Raymond Lund, Ph.D.
Dr Lund received his Ph.D. in Anatomy from University College London in 1963. Following graduation, he joined the faculty of the University College London and received tenure in 1965. Shortly there after, he moved to the United States to join the faculty at the University of Pennsylvania. Throughout his career, Dr. Lund has held several impressive academic positions including Chair of the Anatomy Department at the Medical University of South Carolina, Chair of the Neurobiology and Anatomy Department at the University of Pittsburgh, chair of the Anatomy Department at the University of Cambridge in England, the Duke Elder Professorship at the Institute of Ophthalmology in London, and the Calvin and JeNeal Hatch Chair of Ophthalmology at the Moran Eye Center at the University of Utah. In 2005, he was appointed Vice Chair of research at the Moran Eye Center in Utah. Currently, Dr. Lund is an Adjunct Professor at the Casey Eye Institute, part of Oregon Health Sciences University, where his close relation with retinal degeneration clinician/scientists makes translational opportunities easier.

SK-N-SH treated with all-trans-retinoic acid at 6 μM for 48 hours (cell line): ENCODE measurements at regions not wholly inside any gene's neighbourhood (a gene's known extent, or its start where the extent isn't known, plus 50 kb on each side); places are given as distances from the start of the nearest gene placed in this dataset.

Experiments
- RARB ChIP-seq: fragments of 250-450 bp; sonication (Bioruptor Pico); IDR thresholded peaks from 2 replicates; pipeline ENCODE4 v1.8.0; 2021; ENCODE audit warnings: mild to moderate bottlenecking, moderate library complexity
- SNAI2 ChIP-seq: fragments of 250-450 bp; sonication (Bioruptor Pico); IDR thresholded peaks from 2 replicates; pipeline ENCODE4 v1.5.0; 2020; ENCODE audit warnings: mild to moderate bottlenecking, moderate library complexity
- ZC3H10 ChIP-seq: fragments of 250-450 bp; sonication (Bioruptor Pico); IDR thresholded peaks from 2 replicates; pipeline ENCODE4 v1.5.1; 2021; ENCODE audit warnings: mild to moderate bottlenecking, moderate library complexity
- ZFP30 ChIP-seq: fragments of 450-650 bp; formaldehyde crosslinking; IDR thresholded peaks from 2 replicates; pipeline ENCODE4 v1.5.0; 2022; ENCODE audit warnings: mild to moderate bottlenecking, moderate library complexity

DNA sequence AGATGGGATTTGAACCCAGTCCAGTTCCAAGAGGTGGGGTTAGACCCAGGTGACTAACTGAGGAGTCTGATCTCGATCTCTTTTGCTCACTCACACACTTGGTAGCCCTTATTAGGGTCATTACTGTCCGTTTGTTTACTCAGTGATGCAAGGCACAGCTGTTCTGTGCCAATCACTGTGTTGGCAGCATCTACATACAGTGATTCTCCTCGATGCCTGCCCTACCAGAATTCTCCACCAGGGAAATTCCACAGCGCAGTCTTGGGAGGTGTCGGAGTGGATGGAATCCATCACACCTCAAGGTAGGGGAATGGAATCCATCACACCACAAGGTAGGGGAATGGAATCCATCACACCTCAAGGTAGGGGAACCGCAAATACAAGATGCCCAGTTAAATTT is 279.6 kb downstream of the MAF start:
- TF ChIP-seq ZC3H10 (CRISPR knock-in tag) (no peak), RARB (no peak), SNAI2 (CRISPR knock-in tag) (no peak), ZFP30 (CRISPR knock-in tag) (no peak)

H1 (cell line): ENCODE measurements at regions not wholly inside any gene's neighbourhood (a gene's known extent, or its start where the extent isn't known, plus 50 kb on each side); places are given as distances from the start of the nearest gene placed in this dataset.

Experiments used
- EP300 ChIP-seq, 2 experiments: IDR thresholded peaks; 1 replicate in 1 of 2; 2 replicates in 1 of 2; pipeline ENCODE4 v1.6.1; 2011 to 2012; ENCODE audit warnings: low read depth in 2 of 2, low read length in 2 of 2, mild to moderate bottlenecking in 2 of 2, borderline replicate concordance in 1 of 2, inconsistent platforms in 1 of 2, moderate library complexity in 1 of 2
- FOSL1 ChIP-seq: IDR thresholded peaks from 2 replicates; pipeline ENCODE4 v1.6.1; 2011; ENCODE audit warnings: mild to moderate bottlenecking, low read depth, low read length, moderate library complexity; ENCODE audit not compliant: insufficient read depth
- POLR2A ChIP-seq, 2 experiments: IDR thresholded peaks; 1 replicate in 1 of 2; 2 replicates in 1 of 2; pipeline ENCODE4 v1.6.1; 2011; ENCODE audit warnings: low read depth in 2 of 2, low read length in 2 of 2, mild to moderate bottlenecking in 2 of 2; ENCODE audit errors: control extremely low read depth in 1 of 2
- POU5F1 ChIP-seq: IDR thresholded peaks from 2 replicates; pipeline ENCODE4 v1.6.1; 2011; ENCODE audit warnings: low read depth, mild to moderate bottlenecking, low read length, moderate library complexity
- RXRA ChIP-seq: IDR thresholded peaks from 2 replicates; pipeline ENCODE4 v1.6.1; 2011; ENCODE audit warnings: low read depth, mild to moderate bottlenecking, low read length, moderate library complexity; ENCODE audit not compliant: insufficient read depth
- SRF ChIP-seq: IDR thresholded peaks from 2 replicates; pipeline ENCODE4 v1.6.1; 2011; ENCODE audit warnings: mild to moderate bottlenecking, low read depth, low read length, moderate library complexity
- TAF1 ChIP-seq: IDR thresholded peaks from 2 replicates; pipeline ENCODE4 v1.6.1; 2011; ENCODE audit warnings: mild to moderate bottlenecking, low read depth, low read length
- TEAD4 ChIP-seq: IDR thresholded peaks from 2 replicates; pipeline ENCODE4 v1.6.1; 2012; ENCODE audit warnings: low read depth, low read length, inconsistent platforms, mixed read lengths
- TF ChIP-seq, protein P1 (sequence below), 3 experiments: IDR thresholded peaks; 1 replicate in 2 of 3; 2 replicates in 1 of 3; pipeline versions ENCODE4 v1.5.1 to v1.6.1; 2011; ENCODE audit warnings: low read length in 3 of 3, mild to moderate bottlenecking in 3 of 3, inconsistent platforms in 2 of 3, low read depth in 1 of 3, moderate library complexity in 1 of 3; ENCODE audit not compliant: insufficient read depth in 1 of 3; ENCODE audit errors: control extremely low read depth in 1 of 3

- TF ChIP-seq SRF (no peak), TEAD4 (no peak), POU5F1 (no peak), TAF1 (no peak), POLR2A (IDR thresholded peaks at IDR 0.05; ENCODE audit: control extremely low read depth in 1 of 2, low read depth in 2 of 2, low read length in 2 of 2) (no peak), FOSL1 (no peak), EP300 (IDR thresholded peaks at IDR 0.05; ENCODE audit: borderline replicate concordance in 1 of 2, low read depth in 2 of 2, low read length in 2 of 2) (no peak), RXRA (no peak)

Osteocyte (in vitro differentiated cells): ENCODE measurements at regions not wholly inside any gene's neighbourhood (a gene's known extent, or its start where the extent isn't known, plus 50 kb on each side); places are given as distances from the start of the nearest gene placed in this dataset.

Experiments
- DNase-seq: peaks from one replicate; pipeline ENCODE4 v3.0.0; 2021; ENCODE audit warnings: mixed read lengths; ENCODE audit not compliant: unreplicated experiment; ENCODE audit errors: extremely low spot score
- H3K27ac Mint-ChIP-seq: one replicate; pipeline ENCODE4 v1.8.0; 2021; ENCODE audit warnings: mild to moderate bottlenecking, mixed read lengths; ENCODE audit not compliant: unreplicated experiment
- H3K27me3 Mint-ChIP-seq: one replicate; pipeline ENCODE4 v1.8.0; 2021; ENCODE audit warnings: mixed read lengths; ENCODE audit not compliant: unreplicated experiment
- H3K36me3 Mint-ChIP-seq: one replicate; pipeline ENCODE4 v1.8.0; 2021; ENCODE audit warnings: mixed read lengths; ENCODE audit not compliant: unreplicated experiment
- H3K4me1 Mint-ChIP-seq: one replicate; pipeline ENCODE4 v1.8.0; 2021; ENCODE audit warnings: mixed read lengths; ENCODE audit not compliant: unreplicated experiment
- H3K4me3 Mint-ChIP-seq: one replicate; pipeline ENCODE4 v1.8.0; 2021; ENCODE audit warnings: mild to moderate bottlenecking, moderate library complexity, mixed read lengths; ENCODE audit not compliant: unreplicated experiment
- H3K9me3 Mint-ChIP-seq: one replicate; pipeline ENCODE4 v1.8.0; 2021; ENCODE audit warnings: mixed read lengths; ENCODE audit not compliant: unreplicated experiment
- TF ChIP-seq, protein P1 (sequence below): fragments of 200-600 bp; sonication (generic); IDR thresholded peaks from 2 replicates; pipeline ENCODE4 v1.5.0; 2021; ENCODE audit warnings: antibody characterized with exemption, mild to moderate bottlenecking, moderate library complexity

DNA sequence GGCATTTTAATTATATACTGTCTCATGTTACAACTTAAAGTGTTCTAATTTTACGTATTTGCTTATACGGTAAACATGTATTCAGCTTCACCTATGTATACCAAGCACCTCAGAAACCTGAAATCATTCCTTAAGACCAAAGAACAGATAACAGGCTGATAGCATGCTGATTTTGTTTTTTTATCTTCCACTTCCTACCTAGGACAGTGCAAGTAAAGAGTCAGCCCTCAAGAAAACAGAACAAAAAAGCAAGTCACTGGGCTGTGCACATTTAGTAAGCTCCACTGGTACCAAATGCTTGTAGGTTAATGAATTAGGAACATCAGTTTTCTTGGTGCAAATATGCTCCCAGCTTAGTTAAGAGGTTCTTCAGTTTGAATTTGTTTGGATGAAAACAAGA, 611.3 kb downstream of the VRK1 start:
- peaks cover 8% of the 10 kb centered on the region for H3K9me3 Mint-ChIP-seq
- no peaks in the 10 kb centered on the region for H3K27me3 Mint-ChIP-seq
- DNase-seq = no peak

Throughout his career, Dr. Lund’s research has centered on the response of the CNS to injury and mechanisms of rescue and repair. Focusing on the retina and its connections with the brain, he pioneered eye transplants in mammals in the late 70s. Currently, he is investigating the use of cell-based therapies for photoreceptor degeneration in animal models of human disease. The goals of his research are to determine whether the animals can see after the cell-based therapies, characterize the extent and mechanism of vision recovery and find alternative sources to using freshly harvested cells. As the result of his efforts, he has forged several collaborations with biotechnology companies to facilitate the translation of the laboratory discoveries to clinic. In fact, some of the work has already advanced to clinical trials. His scientific contribution and hard work have led to a number of prestigious awards including the Herrick Award from the American Association of Anatomists, a NIH Merit Award, the Eldridge Green Medal from the Royal college of Ophthalmologist and the Wacker Prize from the Jules Gonin Club. He is an elected Fellow of the Royal Society and of the Academy of Medical Sciences, UK as well as an elected member of the Academia Europea. He has authored over 200 articles and reviews and has served on numerous advisory boards and committees.